If a team can't beat the worst team in the PAC-12 at home, and all that they have left on their schedule is more PAC-12 teams, many would say there is no hope left for this season. That is the wrong approach for a number of reasons. First, we're talking about a new beginning with a new group of coaches. It's worth watching not just for that first surprise win but for learning about this team under these coaches and exactly how they're building the foundation for a new Colorado football program. We've already seen special teams improve little by little, and kicker-wise by a lot. We've seen the promise of a potent passing attack. We'll see more. Second, it is clear that Jon Embree and many of the players do not believe for a moment that the season is over. You saw Embree at the press conference after the game. Do you want to tell Embree that the season is over? Be my guest. Do you want to tell Tyler Hansen that the season is over? Don't you dare. Third, there are no unbeatable teams on CU's schedule. How many teams in the old PAC-10 went undefeated last year? Zero. Oregon beat Cal by 2 pts last year and has since lost two games. Stanford lost to Oregon, beat two teams by 4 pts or less, and beat a bad Wash.St. by only 10. The Cardinal has yet to play a good team this year. No coach in the PAC-12 wants to play a desperate, angry team that his team thinks will be an easy win. Besides, how would you feel if you missed that next CU upset because you gave up on the team or the season? Hang in there, Buff Nation.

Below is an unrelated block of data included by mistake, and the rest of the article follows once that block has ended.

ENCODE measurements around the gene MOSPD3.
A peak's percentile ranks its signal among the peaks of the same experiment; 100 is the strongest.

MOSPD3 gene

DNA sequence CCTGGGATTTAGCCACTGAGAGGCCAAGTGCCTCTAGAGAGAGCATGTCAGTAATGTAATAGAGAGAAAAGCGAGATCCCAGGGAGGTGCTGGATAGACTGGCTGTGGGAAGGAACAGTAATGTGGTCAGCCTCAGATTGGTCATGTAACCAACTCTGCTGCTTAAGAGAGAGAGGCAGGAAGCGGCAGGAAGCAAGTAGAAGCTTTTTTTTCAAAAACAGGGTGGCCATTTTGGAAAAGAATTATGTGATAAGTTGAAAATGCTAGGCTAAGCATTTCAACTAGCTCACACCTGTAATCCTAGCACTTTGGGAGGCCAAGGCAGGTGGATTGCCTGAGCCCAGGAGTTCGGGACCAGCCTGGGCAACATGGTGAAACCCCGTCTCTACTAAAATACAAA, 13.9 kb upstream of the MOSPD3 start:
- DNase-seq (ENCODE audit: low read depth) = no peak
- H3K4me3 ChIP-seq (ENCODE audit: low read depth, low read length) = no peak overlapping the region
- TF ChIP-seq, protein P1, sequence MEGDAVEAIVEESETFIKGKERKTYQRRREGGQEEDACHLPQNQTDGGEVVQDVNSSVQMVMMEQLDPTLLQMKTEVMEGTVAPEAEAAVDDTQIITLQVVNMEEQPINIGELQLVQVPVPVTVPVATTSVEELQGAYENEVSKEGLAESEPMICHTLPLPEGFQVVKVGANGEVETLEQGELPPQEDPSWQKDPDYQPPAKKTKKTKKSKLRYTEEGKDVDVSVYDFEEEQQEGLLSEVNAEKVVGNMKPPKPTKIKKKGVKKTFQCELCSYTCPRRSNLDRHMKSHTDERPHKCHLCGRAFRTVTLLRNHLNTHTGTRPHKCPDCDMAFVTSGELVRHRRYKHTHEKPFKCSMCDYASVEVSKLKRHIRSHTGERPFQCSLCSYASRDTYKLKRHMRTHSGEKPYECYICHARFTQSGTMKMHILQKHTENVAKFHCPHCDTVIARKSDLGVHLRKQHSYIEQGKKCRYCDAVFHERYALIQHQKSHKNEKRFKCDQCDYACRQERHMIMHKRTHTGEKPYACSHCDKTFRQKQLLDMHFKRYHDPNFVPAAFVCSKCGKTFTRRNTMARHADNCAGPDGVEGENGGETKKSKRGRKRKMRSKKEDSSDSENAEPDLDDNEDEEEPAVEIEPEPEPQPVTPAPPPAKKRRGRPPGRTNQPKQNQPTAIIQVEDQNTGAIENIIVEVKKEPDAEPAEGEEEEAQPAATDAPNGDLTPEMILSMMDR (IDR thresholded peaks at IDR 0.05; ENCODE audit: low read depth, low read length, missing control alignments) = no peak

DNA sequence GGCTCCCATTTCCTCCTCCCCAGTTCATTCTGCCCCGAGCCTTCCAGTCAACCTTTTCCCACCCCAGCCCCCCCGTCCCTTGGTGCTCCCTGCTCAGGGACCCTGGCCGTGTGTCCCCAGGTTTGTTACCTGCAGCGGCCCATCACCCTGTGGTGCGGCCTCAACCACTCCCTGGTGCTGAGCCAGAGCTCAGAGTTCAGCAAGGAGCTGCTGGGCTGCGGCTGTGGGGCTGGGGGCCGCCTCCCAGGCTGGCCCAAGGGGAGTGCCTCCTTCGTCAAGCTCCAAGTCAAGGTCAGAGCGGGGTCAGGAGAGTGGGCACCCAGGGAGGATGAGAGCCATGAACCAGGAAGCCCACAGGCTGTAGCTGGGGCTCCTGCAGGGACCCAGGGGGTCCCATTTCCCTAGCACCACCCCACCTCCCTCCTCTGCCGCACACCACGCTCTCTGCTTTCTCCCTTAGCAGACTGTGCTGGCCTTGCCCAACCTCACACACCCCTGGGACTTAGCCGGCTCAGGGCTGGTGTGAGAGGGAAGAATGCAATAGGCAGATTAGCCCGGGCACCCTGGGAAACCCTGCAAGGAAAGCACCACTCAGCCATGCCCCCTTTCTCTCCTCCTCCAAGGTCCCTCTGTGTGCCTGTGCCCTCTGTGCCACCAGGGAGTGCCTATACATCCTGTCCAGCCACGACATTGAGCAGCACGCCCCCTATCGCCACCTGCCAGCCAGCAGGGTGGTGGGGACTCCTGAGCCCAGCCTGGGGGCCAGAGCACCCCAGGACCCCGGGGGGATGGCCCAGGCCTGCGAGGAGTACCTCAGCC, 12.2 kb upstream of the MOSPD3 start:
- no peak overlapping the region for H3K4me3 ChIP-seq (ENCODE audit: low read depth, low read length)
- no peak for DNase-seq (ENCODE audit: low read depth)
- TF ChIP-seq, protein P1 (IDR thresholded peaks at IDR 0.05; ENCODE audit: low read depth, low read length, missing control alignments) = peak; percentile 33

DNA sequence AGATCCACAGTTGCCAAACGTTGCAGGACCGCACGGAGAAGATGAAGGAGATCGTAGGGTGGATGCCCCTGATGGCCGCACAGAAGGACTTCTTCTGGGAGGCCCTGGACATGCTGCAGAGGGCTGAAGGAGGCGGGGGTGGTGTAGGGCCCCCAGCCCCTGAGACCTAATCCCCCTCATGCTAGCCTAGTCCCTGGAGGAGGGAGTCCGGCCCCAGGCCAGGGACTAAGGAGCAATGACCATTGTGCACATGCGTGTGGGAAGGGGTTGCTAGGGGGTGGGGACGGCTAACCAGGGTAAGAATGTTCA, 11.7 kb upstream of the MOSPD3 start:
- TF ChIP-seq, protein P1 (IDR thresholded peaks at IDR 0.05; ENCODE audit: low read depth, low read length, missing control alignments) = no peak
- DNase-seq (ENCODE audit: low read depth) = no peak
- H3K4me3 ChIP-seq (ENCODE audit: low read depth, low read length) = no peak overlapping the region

2. Embree's Emotions are Bad for the Team.

I have read that Coach Embree and AD Bohn have received some criticism of Embree's emotional remarks after the game. Frankly, I've seen nothing of note in the press or in internet blogs or posts that were critical of Embree's remarks. I think it's clear that CU fans are supportive of a coach who clearly hates to lose and wont remain silent when the team does lose. He's on the same page as the rest of us. And until I read or hear something from a player to the contrary, I see no indication that the players dont believe in what Coach Embree is doing and saying. Nevertheless, while emotion expression isn't necessarily a bad thing, it's not necessarily good unless it's channelled in a positive direction. Disappointment must become determination. Steaming anger must become steely resolve. And the biggest metamorphosis must be from despair into delight for the next opportunity to make things right and to enjoy playing the game.


1. He who Hesitates is Lost.